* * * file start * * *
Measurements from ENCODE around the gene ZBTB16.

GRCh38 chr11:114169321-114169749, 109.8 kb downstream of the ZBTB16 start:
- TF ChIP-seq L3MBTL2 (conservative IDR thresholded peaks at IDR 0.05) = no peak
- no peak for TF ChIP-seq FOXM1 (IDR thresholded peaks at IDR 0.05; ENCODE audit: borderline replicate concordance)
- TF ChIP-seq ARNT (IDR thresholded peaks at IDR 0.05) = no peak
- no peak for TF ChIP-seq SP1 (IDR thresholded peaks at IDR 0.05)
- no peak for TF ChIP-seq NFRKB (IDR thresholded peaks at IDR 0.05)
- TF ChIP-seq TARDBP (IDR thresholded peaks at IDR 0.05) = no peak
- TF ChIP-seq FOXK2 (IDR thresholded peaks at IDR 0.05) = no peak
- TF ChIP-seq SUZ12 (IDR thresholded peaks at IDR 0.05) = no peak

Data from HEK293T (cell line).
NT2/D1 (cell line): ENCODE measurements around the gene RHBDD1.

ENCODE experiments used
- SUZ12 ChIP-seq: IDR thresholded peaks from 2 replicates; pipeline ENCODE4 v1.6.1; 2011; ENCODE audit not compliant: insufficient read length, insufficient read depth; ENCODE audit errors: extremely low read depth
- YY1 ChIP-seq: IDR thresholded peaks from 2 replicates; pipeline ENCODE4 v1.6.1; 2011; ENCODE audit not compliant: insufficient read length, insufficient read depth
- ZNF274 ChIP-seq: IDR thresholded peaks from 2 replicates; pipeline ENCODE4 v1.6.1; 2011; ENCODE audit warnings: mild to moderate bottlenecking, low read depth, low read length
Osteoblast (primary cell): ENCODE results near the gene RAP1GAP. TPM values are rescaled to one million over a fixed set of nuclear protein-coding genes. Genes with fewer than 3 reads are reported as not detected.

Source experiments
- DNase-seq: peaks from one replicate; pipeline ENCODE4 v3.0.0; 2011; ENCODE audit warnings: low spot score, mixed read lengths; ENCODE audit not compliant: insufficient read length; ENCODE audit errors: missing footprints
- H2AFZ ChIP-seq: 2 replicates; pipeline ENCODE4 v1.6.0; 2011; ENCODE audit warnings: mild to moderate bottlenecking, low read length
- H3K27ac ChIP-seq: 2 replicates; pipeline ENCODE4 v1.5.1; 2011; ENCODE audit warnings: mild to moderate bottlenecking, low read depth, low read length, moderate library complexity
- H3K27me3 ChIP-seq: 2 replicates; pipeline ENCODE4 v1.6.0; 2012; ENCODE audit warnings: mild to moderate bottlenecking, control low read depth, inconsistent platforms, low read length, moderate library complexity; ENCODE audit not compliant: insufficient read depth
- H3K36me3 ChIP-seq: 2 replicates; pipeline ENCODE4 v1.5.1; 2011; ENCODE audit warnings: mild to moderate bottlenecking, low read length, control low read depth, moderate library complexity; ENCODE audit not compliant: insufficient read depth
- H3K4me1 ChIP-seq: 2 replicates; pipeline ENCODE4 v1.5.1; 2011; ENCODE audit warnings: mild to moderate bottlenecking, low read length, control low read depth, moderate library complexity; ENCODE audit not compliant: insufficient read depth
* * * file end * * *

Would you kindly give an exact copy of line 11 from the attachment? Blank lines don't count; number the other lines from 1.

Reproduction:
Data from HEK293T (cell line).